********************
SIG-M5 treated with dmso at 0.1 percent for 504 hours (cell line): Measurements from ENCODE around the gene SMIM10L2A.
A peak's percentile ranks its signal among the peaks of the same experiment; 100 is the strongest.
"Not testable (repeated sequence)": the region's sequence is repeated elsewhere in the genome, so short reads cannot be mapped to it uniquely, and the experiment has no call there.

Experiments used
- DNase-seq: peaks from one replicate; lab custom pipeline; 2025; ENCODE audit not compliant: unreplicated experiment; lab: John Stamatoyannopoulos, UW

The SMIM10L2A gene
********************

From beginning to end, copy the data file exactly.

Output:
SIG-M5 treated with dmso at 0.1 percent for 504 hours (cell line): Measurements from ENCODE around the gene SMIM10L2A.
A peak's percentile ranks its signal among the peaks of the same experiment; 100 is the strongest.
"Not testable (repeated sequence)": the region's sequence is repeated elsewhere in the genome, so short reads cannot be mapped to it uniquely, and the experiment has no call there.

Experiments used
- DNase-seq: peaks from one replicate; lab custom pipeline; 2025; ENCODE audit not compliant: unreplicated experiment; lab: John Stamatoyannopoulos, UW

The SMIM10L2A gene